Documentary Spotlight

Doc Spotlight: Tom Berninger's 'Mistaken for Strangers'

Submitted by Spirit of the Thing on September 30, 2016 - 9:03am


 

Documentaries about musicians are popping up everywhere these days. Hell, one (Waiting for Sugar Man) even won the Oscar for Best Documentary Feature in 2013. Most tend to focus on a musician's obscurity as in Sugar Man, a band's last hurrah as in Shut Up and Play the Hits, or a band's rise and fall (and subsequent return) like loudQUIETloudTom Berninger's quasi-doc about The National, Mistaken for Strangers, is nothing like any of these...and this is precisely why it's so good.

In theaters, on demand and iTunes! Screenings here!

It seems as if the film is supposed to be a standard doc about a band on the road. Shot (mostly) and directed by the brother (Tom Berninger) of The National's lead singer Matt Berninger, we get a familiar scenario - little brother is asked to go on tour with big brother and help out doing roadie type stuff, mostly acting as liaison/assistant to the band. Tom still lives with his parents in Cincinnati and while we don't get much of a view into his life, we can tell that he doesn't have much going on. And there's nothing wrong with that.

June Documentary Spotlight: Dominic H. White's DSKNECTD

Submitted by Spirit of the Thing on June 6, 2014 - 1:10pm


 

As I type this now on my laptop, my iPhone by my side, it's not hard to understand why a film like DSKNECTD was made. Go to a bar, a college campus, a high school lunch and even a middle school basketball game and you'll notice one thing - a large portion of people in each of these scenarios have their faces buried in their phones - texting, playing stupid ass games like Candy Crush, porn, watching the latest viral video on YouTube or any number of other (mostly stupid) things. Technological advance and access has hit society like a tsumani and engulfed the better part of the world with quick easy access to information.

What DSKNECTD delves into is the effects this access to technology and its addictive qualities has on the brain, social behaviors as well as differentiating characteristics of the generations employing its use. This film is mostly successful in laying out the issues - creation of isolated subgroups of society, increased risky sexual behavior because of sexting and earlier access to hardcore pornography, inability to create meaningful relationships with people in the real world as opposed to the virtual world, etc.

February Doc Spotlight: Nicholas Fackler's 'Sick Birds Die Easy'

Submitted by Spirit of the Thing on February 24, 2014 - 9:05pm


 

After watching a film, sometimes it take days to digest what you've seen, to collect your thoughts and formulate them into a coherent enough set so that you can explain them. I found that this was the case after watching Nicholas Fackler's Sick Birds Die Easy, a "documentary" about a group of people who go to Gabon in Africa in search of the elusive iboga plant, outlawed here in the United States, but used in many other countries as a means to rid people of addictions to even the hardest drugs including heroin, cocaine and methamphetamine. Iboga is tied to the spiritual practice of bwiti, an ancient African spiritual discipline among perhaps the first of any on planet Earth. Fackler, a member of the band the Icky Blossoms and director of the film Lovely, Still, is in charge of the expedition and gathers a group of his film friends sprinkled with more eccentric folks to undertake this journey, a spiritual quest of sorts.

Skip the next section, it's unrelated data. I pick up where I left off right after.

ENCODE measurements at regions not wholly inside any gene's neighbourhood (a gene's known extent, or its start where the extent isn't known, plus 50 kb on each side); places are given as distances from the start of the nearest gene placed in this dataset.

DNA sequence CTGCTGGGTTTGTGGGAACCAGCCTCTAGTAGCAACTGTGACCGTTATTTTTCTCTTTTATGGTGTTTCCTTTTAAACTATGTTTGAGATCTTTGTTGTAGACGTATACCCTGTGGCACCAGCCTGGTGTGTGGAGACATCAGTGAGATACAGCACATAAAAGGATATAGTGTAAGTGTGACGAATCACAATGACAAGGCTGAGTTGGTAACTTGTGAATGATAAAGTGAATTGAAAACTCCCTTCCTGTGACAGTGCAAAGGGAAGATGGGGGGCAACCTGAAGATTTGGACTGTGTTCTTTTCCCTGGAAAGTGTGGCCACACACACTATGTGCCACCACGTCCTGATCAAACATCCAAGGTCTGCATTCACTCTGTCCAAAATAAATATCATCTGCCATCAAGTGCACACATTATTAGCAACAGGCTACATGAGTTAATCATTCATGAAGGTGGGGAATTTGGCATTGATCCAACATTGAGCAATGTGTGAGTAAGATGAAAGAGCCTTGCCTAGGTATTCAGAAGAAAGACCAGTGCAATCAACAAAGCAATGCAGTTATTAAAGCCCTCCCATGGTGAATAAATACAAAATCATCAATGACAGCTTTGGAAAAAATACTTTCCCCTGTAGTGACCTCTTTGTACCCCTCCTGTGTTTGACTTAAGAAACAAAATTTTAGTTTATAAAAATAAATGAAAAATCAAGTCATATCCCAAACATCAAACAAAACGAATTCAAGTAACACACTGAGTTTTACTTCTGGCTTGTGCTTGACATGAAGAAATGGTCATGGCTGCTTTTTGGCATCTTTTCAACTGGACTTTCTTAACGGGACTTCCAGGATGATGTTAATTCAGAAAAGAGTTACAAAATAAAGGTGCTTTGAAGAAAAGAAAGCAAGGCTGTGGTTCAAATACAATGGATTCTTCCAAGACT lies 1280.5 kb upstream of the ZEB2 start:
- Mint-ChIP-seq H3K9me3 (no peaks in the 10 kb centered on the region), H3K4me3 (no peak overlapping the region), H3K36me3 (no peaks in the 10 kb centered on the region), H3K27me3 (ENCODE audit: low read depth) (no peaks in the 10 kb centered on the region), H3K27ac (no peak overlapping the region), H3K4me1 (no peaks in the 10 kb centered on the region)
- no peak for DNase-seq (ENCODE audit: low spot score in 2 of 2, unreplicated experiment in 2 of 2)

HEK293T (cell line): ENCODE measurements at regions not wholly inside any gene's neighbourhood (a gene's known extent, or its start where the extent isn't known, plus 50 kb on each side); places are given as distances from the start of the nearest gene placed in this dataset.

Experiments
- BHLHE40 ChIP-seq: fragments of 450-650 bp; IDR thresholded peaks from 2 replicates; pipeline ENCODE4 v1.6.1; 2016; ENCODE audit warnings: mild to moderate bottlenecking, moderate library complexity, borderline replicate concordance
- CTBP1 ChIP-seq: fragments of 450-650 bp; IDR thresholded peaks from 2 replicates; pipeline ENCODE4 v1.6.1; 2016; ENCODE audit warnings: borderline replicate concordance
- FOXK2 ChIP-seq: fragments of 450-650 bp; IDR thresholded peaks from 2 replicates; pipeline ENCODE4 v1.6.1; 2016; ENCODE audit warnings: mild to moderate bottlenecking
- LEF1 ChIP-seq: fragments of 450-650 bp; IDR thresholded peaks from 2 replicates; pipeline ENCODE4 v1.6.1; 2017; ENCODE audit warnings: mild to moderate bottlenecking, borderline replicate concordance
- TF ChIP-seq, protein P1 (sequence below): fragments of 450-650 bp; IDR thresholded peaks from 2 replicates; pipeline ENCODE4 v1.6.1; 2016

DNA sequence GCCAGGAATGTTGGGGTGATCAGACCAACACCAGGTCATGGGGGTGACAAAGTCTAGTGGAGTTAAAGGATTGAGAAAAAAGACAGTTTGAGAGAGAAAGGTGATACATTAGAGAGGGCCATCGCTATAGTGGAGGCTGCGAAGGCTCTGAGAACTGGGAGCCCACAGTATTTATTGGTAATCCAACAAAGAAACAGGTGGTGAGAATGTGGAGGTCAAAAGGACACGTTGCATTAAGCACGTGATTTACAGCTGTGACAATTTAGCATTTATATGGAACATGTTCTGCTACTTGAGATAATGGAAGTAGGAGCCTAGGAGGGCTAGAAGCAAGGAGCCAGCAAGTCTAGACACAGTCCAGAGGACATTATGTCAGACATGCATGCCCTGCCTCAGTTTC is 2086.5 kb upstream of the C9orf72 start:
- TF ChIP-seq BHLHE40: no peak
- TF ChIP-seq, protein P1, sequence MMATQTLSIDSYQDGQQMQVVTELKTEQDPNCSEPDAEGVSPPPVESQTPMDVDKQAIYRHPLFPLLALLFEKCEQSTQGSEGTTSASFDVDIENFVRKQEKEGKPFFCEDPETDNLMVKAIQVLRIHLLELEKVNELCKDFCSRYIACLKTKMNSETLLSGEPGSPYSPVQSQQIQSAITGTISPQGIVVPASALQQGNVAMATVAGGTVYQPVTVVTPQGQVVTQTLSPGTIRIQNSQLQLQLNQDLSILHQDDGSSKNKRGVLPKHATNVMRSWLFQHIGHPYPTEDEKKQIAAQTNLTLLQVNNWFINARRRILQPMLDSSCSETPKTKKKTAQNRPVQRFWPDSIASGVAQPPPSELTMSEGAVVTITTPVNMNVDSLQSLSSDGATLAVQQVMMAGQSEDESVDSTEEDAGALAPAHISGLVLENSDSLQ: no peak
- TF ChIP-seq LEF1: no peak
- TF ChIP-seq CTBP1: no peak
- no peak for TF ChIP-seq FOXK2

December's Doc Spotlight - Volume 1: 'The Punk Singer' and 'Bettie Page Reveals All'

Submitted by Spirit of the Thing on December 4, 2013 - 9:12am


 

Even as the year finalizes its descent into 2014, we are lucky enough to still get great films released into theaters. Right now, we are seeing Oscar bait flood into the theaters so it may be hard to find non-blockbuster, non-Oscar fare out there. Look no further than the documentary realm for great films that unfortunately fly under the radar. I'm going to look at two films this week, the first being Sini Anderson's The Punk Singer and Mark Mori's Bettie Page Reveals All, both about iconic women who have changed perceptions of and empowered women in their respective times, albeit it in far different ways.

November's Documentary Spotlight - Volume 1: 'These Birds Walk,' 'The Square,' 'Long Shot: The Kevin Laue Story' and 'Dirty Wars'

Submitted by Spirit of the Thing on November 2, 2013 - 4:51pm


 

There are so many documentaries out there, people. SO MANY. However, I only tackled a few more for this edition of the Documentary Spotlight. There is a decidedly Middle Eastern bend to the Spotlight this time around, but with so much of the world focused on that part of the world with wars on the ground and on terror and popular/political awakenings, that should surprise no one. The four films covered in this edition are Omar Mullick & Bassam Tariq's These Birds Walk, Jehane Noujaim's The Square, Franklin Martin's Long Shot: The Kevin Laue Story, and Rick Rowley's Dirty Wars.

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